This seemingly-impolite question can defuse tense situations in the shop or auto parts store.
Choosing the right oil filter’s more complicated than you think
In my first job behind the automotive counter, I remember selling an awful lot of 10W30, 10W40, and even some of that newfangled 5W30.
Now, of course, things are much different; we have many weights of oil, most trending toward lower viscosity, and more and more vehicles specify synthetic oil, partially due to consumer demand for longer service intervals. Most customers won’t bat an eye at a fully synthetic oil that costs ten bucks a quart if the car requires it. But how many people who walk up to your counter quiz you about the filter?
If you aren’t a counterman but instead work in a shop, you probably stock one brand of filter, and I’m betting it’s likely an economy filter. Vehicles and lubricants have both changed a lot over the years. Installing an old-fashioned filter on a modern vehicle because that’s what’s in stock may not the best course of action.
Whether a spin-on or cartridge style, the heart of the filter is the media. Automotive oil filters generally have a filtration media that falls into one of three camps: cellulose (paper), synthetic, or mixed fiber media, which is a blend of both types. Paper media is simply not as resistant to aging (weakening) as a properly chosen synthetic media. This matters a great deal on today’s vehicles that may spec really extreme oil change intervals. (Jaguar is up to 15,000 mile intervals on their vehicles!) Do you really want to pair up oil that can go that interval with a cardboard or paper filter that was originally designed for a then-standard 3,000 mile change?
Compounding this issue is ethanol fuel, which represents a significant portion of the gasoline sold in the United States. Ethanol generates more water as a byproduct of the combustion process. That water mixes with the engine oil and passes through the filter media until the oil has gotten hot enough to drive the water off.
Water weakens paper filter media to the point of being able to tear, reducing its efficacy as a filter and shortening its effective life. In extreme cases, pieces of media can actually detach from the filter and circulate within the oiling system. It’s also a bit less tolerant of higher temperatures. Quite a few modern vehicles are now packing turbos under the hood—more and more mundane vehicles are relying on forced induction, and turbos spin pretty fast. Higher temperatures and speeds mean clean oil is more critical than ever in these applications.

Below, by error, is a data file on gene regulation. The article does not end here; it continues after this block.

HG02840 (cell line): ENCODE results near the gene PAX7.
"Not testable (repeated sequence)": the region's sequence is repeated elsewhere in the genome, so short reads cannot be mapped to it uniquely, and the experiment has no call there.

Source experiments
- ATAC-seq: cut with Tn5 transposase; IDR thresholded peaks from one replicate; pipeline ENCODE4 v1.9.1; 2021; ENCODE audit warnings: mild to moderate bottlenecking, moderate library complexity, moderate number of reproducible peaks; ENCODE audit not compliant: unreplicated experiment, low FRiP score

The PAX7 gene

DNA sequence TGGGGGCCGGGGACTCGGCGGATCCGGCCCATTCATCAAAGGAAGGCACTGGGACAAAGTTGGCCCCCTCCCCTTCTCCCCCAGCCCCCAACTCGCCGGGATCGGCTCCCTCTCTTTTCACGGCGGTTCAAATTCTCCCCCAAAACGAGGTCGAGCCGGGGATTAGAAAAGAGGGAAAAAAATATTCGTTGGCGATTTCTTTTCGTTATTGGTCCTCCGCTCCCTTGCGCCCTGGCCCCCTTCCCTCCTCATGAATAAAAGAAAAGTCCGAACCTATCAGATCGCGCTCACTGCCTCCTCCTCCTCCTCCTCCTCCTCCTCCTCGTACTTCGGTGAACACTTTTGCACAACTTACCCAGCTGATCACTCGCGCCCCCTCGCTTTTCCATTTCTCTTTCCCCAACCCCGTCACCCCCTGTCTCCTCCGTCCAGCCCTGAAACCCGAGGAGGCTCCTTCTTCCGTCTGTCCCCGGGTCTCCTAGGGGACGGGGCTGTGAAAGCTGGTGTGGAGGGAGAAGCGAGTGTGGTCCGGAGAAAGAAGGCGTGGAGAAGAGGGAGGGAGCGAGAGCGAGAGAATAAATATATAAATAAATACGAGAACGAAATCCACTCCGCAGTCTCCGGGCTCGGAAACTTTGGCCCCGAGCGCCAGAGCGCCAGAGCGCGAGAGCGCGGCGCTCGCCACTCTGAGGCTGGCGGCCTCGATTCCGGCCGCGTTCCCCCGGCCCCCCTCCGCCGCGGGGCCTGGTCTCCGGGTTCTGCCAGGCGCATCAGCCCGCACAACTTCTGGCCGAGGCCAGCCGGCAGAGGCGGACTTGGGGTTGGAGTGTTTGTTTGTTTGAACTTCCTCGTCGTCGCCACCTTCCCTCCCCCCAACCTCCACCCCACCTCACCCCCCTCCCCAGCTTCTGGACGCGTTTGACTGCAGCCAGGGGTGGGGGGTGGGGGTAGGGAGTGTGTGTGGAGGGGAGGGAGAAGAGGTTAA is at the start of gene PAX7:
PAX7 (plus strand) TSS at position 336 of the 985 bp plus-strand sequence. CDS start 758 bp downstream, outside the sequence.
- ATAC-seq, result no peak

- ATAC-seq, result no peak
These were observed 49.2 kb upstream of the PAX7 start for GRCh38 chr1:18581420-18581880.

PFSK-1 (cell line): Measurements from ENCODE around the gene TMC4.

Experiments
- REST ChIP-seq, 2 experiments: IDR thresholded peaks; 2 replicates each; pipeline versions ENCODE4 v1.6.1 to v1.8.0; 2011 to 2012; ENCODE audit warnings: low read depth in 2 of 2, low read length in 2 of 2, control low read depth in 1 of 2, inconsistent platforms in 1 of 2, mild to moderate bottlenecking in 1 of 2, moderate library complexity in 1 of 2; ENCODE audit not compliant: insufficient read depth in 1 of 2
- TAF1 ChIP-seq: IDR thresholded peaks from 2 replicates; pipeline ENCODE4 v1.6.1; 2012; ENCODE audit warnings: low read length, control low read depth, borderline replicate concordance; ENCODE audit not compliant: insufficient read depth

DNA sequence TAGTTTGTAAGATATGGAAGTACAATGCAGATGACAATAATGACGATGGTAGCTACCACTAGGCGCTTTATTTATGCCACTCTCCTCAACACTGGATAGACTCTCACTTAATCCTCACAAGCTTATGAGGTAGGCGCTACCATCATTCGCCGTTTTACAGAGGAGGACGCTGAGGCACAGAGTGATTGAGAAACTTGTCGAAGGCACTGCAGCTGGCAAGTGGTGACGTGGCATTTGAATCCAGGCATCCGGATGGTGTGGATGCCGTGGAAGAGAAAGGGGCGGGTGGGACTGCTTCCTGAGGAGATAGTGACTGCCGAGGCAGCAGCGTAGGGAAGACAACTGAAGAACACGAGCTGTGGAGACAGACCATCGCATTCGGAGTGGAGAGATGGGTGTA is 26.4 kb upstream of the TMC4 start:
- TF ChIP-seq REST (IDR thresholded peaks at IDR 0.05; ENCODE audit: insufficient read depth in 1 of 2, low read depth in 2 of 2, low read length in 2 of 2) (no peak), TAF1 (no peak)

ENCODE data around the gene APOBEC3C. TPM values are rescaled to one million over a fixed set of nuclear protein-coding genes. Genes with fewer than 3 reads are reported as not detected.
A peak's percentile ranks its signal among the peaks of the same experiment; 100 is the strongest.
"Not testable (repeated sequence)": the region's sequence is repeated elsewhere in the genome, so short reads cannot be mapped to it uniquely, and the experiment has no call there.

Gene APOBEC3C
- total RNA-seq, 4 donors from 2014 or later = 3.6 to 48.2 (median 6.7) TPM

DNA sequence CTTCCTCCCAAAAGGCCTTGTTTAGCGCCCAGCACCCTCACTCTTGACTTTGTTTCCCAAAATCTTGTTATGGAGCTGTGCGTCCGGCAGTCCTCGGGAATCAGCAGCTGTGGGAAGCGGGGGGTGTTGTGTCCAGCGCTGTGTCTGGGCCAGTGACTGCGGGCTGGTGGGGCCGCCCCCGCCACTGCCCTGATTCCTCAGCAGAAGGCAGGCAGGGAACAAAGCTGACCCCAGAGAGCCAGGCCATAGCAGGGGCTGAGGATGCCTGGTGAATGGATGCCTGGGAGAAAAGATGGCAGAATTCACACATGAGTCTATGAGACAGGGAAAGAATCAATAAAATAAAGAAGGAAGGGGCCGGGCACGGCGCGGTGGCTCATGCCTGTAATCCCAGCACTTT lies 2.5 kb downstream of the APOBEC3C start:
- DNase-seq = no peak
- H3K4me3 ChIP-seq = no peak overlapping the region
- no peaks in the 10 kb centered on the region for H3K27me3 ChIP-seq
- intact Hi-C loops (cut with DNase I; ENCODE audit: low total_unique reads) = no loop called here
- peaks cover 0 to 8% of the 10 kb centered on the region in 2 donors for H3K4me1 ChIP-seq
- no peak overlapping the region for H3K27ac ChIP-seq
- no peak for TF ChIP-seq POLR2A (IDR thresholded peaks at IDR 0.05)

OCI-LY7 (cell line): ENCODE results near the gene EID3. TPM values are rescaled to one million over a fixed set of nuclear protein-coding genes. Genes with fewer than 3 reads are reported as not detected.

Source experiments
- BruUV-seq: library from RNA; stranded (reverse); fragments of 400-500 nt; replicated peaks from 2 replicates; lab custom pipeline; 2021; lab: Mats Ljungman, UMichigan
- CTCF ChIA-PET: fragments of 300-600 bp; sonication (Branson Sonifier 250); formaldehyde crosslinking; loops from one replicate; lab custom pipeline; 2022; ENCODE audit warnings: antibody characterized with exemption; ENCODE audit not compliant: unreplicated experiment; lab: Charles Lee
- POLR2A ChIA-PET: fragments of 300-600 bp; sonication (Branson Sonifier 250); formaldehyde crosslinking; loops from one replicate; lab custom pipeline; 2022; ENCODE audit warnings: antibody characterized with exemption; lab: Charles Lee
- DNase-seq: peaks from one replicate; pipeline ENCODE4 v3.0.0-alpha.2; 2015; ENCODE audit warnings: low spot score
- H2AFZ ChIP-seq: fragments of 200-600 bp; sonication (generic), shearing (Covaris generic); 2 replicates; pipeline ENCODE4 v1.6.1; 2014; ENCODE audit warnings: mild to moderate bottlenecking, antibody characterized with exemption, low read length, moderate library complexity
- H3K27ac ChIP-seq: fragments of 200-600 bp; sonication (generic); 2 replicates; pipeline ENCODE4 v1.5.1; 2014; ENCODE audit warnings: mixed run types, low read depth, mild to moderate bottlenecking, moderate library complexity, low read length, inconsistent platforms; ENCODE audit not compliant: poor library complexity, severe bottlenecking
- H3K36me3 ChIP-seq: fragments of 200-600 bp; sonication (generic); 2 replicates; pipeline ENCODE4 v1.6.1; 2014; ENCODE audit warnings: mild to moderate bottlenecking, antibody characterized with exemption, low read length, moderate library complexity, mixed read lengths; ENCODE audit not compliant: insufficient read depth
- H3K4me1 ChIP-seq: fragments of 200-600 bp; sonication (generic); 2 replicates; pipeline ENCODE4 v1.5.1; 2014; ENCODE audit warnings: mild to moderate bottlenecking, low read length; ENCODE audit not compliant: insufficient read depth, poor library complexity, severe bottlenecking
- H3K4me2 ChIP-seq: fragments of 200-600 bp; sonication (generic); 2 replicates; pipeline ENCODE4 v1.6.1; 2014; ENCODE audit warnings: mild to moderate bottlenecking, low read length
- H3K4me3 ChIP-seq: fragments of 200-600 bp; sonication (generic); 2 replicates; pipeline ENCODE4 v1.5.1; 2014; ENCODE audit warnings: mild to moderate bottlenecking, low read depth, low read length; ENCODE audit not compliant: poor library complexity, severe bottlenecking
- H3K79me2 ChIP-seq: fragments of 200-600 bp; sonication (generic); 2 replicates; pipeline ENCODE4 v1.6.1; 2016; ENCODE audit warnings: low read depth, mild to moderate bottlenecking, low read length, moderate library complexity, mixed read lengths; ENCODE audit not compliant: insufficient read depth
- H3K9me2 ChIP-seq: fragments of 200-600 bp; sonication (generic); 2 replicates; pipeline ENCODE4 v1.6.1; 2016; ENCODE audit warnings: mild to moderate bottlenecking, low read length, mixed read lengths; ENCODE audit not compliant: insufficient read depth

Remember, too, that many modern vehicles have stop-start systems. Synthetic filters can not only filter smaller particles but can often offer more consistent pressures while doing so. (This is why oil filters are generally a little smaller than they used to be. When was the last time you poured a quart of oil into a modern vehicle’s oil filter?) Media that has clogged and created higher-than-normal pressures will open the bypass valve, sending dirty oil that’s bypassed the filter media back into service. This obviously is compounded with a stop-start vehicle. Further, if a stop-start is pressed into stop-and-go traffic immediately, achieving proper operating temperature takes longer than if the car remained running. This exacerbates that water-in-the-oil problem we already covered.
Let’s also not forget about the myriad of systems that run off oil now, like variable valve timing and multiple displacement systems; do you really want filter media coming loose with that componentry? Sludge or dirty oil are ultra-problematic for vehicles with this fairly advanced technology. Even the move to overhead cams has dictated much longer timing chains than the days of cam-in-block motors. Experienced techs know that timing chains don’t stretch, they actually wear as the fit between pins and links gets sloppier. Poorly filtered oil accelerates that wear greatly.
A quality filter goes beyond the media, however. Generally, a manufacturer using a high-quality filtration media is also going to use a premium gasket, bypass valve spring, and anti-drainback valve, too. Building a better oil filter costs money, but that money is amortized in many cases by the savings on reduced service. Educating your customer (and being aware of the differences yourself) can help you have a customer feel confident in the parts you’re installing—especially if those parts need to last longer than they ever have before.
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